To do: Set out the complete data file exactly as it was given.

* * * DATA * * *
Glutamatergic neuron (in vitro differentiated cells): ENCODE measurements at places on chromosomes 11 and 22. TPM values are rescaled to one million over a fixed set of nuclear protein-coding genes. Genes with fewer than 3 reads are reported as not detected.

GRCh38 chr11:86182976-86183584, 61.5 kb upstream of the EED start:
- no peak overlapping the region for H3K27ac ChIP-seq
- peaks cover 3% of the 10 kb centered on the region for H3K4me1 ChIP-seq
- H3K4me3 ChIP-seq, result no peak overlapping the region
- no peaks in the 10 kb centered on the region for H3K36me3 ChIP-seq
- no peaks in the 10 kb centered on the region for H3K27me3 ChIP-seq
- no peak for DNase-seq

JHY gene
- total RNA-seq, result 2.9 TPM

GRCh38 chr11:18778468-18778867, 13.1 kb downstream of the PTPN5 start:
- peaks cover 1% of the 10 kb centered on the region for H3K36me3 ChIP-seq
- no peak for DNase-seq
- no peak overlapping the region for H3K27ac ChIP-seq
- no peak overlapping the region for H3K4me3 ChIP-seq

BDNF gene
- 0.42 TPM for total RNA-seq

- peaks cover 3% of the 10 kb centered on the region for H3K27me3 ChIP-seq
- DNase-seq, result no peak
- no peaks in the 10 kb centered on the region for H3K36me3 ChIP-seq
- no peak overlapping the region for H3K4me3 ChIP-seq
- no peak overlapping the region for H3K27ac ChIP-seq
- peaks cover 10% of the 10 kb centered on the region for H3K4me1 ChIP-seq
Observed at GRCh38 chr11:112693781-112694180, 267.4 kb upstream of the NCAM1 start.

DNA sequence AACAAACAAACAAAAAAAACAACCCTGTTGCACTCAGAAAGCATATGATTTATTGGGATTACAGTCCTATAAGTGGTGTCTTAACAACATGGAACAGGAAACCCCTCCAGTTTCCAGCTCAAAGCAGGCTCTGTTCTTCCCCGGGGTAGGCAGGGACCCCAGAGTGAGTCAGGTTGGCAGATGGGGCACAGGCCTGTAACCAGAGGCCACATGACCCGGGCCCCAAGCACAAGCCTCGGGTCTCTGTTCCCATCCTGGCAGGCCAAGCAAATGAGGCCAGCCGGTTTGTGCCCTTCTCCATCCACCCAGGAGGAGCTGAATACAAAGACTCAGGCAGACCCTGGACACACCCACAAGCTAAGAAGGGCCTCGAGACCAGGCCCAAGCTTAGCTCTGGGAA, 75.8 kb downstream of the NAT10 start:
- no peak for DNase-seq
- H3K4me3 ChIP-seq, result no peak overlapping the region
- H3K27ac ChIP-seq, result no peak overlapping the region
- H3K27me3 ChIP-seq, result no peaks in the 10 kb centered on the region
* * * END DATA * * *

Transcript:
Glutamatergic neuron (in vitro differentiated cells): ENCODE measurements at places on chromosomes 11 and 22. TPM values are rescaled to one million over a fixed set of nuclear protein-coding genes. Genes with fewer than 3 reads are reported as not detected.

GRCh38 chr11:86182976-86183584, 61.5 kb upstream of the EED start:
- no peak overlapping the region for H3K27ac ChIP-seq
- peaks cover 3% of the 10 kb centered on the region for H3K4me1 ChIP-seq
- H3K4me3 ChIP-seq, result no peak overlapping the region
- no peaks in the 10 kb centered on the region for H3K36me3 ChIP-seq
- no peaks in the 10 kb centered on the region for H3K27me3 ChIP-seq
- no peak for DNase-seq

JHY gene
- total RNA-seq, result 2.9 TPM

GRCh38 chr11:18778468-18778867, 13.1 kb downstream of the PTPN5 start:
- peaks cover 1% of the 10 kb centered on the region for H3K36me3 ChIP-seq
- no peak for DNase-seq
- no peak overlapping the region for H3K27ac ChIP-seq
- no peak overlapping the region for H3K4me3 ChIP-seq

BDNF gene
- 0.42 TPM for total RNA-seq

- peaks cover 3% of the 10 kb centered on the region for H3K27me3 ChIP-seq
- DNase-seq, result no peak
- no peaks in the 10 kb centered on the region for H3K36me3 ChIP-seq
- no peak overlapping the region for H3K4me3 ChIP-seq
- no peak overlapping the region for H3K27ac ChIP-seq
- peaks cover 10% of the 10 kb centered on the region for H3K4me1 ChIP-seq
Observed at GRCh38 chr11:112693781-112694180, 267.4 kb upstream of the NCAM1 start.

DNA sequence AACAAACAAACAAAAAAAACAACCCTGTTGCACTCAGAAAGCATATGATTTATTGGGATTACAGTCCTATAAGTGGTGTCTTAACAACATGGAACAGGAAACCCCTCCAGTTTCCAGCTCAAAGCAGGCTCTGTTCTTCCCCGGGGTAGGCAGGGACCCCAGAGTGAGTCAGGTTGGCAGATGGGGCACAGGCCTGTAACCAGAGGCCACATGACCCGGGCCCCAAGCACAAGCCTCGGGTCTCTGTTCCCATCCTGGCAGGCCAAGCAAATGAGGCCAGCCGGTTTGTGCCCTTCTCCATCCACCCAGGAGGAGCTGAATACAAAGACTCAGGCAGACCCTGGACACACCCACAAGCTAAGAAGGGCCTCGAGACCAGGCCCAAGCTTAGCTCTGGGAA, 75.8 kb downstream of the NAT10 start:
- no peak for DNase-seq
- H3K4me3 ChIP-seq, result no peak overlapping the region
- H3K27ac ChIP-seq, result no peak overlapping the region
- H3K27me3 ChIP-seq, result no peaks in the 10 kb centered on the region